Now, people can and will get offended by whatever strikes them, and anything that offends a reasonable-sized number of people is at least problematic. (Though that's a sliding scale: the same people up in arms about Handler wouldn't care if a much larger group of white rural Republicans were pissed off at something they did, for example. We care about offending the people we respect -- no so much the others.) But this was incredibly thin gruel for "racism," and the more that responses like this are seen as knee-jerk reactions to minor gaffes and failed jokes, the easier it is to say that this is as bad as racism gets.

To be clear: what Handler said wasn't racism, and (as far as I can tell) it was entirely factual. There is racism out there, and I expect a Missouri grand jury will display a large helping of it any day now. Conflating major problems with any speech referencing stereotypes, though, will only confuse the issue and make it easier to deny.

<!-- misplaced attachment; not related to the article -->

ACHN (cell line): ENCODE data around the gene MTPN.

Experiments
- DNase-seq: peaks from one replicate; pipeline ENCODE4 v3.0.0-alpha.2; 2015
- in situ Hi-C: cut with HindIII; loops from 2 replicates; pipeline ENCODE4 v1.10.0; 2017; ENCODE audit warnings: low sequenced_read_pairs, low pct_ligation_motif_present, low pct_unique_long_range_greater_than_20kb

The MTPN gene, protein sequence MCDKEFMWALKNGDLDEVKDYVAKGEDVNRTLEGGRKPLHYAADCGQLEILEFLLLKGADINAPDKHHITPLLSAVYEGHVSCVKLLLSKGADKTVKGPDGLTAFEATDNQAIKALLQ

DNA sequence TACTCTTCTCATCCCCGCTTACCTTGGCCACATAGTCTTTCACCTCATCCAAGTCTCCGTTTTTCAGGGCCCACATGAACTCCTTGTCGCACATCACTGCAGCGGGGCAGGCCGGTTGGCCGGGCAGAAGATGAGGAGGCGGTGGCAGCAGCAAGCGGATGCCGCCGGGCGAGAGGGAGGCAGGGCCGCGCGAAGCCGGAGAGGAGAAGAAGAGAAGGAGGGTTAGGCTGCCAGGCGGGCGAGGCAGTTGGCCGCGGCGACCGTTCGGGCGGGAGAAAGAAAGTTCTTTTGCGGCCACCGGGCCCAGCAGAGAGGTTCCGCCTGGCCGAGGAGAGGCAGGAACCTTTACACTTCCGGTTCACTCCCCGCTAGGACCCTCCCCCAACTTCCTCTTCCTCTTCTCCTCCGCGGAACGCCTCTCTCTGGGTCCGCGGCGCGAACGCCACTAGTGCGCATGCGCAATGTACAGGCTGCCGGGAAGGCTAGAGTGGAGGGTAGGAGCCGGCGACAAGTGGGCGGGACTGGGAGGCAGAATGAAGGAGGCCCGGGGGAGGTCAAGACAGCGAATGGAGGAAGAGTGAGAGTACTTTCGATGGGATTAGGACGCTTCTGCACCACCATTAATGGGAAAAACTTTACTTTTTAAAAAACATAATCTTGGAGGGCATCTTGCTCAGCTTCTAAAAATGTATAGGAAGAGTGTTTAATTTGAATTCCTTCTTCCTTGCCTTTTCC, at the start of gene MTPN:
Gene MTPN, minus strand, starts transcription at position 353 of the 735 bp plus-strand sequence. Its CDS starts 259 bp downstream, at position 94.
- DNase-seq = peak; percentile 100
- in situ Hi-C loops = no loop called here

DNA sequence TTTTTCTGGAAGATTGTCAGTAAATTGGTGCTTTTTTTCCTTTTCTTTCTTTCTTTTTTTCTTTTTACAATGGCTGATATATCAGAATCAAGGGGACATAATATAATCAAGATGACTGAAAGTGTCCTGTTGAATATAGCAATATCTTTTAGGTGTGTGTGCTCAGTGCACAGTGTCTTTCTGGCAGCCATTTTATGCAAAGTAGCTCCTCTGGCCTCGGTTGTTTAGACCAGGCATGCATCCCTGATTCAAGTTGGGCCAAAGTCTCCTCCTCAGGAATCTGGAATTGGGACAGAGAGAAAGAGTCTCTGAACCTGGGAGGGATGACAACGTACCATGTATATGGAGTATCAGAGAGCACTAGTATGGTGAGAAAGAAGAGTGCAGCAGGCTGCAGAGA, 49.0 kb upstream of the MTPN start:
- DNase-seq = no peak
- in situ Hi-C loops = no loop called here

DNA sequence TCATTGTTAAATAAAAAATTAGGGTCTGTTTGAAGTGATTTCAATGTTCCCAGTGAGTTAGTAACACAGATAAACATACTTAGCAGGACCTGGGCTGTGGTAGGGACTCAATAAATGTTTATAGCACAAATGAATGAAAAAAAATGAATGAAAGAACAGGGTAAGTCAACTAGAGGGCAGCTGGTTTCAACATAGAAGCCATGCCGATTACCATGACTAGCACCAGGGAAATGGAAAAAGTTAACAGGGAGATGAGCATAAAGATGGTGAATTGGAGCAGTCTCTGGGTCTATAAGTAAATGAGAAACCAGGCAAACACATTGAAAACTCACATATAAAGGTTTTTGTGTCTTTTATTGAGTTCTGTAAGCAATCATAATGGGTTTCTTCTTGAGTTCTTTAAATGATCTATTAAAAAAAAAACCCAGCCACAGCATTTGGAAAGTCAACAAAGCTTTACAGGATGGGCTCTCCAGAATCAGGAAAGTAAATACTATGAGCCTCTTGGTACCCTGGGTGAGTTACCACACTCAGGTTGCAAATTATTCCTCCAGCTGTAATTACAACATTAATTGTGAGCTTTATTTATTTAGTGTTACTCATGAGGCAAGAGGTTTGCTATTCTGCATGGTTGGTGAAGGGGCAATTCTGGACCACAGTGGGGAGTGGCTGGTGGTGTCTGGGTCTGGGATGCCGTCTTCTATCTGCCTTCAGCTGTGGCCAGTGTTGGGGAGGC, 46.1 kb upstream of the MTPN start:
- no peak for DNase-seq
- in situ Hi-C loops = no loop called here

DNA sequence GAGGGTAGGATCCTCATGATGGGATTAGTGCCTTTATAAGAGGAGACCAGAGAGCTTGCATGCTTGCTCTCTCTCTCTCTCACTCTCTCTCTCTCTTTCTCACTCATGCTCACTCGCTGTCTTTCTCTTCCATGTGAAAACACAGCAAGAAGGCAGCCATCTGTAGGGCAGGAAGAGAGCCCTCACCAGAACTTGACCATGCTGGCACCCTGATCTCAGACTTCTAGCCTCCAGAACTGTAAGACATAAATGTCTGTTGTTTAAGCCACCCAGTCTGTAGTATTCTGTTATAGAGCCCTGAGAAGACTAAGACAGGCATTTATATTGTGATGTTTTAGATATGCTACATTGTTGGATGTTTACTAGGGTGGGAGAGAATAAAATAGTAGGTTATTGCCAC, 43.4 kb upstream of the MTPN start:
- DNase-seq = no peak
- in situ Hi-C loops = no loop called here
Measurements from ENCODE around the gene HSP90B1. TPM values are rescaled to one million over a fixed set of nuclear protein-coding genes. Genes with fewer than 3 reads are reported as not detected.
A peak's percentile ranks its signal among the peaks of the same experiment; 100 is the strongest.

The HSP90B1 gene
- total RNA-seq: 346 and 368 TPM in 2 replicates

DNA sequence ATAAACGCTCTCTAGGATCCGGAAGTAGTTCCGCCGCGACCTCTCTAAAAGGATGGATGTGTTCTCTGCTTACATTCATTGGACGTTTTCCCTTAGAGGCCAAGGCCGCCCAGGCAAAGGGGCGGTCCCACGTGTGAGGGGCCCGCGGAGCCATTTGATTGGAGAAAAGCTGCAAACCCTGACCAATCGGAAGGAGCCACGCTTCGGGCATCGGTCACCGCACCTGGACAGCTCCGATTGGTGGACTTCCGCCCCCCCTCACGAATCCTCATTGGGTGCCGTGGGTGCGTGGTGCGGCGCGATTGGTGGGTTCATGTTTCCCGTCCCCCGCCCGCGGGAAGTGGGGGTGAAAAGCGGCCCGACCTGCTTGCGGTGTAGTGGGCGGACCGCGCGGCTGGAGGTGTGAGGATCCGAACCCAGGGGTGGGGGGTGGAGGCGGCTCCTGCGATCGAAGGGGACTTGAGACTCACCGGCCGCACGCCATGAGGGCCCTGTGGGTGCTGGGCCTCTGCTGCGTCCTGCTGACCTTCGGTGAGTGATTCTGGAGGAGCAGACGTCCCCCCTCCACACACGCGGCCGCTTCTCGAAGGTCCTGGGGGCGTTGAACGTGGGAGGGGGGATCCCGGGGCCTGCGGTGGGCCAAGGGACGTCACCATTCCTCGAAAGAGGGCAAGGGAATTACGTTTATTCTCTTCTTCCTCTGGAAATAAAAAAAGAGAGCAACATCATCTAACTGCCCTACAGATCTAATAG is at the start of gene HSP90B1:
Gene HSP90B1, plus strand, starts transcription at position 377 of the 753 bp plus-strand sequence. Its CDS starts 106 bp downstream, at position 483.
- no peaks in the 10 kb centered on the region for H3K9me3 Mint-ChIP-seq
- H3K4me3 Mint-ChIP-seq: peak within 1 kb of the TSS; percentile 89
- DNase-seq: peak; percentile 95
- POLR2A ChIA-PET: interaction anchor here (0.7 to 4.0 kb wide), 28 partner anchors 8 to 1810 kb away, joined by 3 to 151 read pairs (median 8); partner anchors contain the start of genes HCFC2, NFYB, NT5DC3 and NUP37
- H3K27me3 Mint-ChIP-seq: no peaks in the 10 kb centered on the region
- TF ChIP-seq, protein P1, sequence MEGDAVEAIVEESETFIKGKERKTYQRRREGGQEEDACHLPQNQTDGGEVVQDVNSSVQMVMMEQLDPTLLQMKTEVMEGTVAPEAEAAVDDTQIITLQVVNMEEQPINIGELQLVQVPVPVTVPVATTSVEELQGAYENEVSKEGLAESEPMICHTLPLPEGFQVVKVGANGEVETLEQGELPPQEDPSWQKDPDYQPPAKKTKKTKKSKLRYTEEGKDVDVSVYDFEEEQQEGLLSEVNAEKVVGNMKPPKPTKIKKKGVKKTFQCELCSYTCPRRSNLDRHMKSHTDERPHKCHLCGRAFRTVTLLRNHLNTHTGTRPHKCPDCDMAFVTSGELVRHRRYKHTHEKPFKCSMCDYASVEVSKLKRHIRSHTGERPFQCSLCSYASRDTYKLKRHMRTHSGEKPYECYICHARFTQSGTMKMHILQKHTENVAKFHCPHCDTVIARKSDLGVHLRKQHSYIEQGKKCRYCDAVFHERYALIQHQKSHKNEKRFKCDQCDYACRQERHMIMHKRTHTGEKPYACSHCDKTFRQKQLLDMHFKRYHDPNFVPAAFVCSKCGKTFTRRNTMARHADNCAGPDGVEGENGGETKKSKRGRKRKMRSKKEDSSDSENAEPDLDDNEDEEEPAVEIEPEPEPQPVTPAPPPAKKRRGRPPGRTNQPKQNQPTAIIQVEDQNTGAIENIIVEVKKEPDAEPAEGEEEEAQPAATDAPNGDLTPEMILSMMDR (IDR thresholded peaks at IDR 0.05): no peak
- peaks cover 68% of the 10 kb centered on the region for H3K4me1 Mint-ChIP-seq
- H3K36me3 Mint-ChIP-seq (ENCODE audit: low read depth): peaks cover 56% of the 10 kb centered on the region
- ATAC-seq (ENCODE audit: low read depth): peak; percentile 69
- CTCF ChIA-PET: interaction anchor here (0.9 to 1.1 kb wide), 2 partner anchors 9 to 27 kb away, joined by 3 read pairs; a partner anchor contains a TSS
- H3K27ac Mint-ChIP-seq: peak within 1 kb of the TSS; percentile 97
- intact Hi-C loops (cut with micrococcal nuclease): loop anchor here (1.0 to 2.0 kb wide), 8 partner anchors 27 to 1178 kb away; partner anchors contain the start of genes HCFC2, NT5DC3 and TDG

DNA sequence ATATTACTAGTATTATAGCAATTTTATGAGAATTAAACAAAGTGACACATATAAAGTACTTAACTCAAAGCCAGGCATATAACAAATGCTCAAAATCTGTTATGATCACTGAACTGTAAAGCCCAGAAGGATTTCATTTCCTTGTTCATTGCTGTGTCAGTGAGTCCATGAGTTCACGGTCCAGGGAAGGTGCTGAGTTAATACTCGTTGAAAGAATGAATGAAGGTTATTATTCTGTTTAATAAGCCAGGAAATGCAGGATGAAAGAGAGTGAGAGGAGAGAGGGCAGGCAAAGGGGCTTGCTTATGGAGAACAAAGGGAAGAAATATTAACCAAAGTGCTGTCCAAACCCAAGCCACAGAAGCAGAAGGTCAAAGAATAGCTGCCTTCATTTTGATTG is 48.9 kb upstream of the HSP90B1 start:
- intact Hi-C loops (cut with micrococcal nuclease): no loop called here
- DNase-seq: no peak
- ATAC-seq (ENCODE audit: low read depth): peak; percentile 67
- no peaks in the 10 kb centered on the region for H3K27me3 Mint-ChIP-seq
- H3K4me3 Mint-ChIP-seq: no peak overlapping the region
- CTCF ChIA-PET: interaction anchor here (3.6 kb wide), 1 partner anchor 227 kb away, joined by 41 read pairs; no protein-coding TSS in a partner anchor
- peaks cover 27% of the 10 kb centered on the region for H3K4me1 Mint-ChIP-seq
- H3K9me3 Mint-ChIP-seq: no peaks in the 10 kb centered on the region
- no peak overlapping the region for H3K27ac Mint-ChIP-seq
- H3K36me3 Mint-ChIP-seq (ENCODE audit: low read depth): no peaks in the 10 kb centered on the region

Think about it this way: if Woodson had described the exact same conversation, would anyone have a problem with it? This is perilously close to "it's racist for a white person to talk about a black person" -- not "those people," but about a specific, actual person and describing a real event. If your aim is to get white people to understand and treat black people better, insisting that they never talk about black people is a really stupid strategy.

Complain about whatever you want, but don't be surprised if your lack of proportion makes other people increasingly ignore you.